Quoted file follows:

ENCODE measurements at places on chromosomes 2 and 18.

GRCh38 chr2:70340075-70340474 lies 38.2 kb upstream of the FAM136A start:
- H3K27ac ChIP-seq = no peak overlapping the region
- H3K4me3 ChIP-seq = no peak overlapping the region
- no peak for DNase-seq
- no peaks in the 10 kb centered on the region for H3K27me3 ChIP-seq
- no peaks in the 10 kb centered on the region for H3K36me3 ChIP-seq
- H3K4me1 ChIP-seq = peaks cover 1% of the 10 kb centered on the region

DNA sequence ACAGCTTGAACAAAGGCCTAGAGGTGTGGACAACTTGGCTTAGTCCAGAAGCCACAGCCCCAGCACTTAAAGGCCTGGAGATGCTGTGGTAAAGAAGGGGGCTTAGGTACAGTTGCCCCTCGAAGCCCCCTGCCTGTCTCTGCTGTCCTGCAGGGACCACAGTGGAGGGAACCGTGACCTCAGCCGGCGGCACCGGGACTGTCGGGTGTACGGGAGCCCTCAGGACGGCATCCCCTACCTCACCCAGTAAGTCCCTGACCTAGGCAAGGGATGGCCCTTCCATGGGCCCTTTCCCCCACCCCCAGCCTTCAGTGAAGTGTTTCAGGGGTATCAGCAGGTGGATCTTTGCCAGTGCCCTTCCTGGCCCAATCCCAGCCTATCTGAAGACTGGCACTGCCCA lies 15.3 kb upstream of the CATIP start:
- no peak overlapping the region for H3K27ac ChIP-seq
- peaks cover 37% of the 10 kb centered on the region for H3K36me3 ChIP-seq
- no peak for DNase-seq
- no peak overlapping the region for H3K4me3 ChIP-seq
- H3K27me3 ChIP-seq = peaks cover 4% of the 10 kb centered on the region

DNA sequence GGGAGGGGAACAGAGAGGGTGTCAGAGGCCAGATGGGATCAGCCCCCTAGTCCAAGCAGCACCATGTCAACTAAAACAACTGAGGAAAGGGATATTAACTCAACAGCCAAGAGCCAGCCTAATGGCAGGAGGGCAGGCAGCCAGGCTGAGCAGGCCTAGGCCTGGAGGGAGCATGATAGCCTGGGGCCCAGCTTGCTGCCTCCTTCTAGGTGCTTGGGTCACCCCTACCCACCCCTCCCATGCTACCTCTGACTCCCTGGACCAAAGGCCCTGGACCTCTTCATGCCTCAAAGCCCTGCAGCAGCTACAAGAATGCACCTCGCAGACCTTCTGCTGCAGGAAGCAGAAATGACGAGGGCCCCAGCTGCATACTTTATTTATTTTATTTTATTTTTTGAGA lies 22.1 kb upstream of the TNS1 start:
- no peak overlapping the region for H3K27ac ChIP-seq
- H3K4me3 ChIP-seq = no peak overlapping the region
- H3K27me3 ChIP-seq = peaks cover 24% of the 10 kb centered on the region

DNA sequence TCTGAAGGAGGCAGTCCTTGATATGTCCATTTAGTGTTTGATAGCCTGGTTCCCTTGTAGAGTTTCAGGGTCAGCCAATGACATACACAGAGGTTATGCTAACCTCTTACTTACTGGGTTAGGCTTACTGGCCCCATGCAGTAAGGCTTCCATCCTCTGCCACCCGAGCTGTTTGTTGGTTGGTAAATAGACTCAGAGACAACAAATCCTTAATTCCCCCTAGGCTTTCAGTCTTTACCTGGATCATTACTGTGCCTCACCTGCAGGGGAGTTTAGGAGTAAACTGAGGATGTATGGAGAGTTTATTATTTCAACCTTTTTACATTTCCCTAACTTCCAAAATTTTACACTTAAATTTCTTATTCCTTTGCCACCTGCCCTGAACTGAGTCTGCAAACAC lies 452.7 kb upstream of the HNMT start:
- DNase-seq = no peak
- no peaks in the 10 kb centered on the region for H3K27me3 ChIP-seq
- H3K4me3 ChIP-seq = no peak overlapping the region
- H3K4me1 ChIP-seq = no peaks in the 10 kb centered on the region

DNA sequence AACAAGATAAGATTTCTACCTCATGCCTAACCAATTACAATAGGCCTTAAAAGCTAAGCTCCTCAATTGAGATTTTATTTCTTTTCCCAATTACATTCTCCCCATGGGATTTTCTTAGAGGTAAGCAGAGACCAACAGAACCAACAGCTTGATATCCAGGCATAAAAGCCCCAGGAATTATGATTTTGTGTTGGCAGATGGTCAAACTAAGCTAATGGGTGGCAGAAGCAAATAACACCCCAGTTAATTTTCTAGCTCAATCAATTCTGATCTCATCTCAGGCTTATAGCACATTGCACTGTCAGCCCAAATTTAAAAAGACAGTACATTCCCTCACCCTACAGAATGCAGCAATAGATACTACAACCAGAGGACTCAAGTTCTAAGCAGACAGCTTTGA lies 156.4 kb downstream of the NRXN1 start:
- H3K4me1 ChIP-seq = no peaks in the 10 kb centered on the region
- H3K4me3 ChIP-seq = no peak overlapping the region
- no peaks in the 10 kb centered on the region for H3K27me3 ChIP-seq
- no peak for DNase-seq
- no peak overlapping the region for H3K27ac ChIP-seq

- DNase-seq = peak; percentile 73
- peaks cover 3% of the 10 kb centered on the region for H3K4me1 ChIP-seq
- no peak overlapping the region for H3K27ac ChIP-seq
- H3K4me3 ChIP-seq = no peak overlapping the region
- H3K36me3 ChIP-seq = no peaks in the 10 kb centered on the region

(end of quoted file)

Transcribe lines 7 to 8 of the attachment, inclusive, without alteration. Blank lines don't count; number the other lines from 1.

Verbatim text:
- no peaks in the 10 kb centered on the region for H3K36me3 ChIP-seq
- H3K4me1 ChIP-seq = peaks cover 1% of the 10 kb centered on the region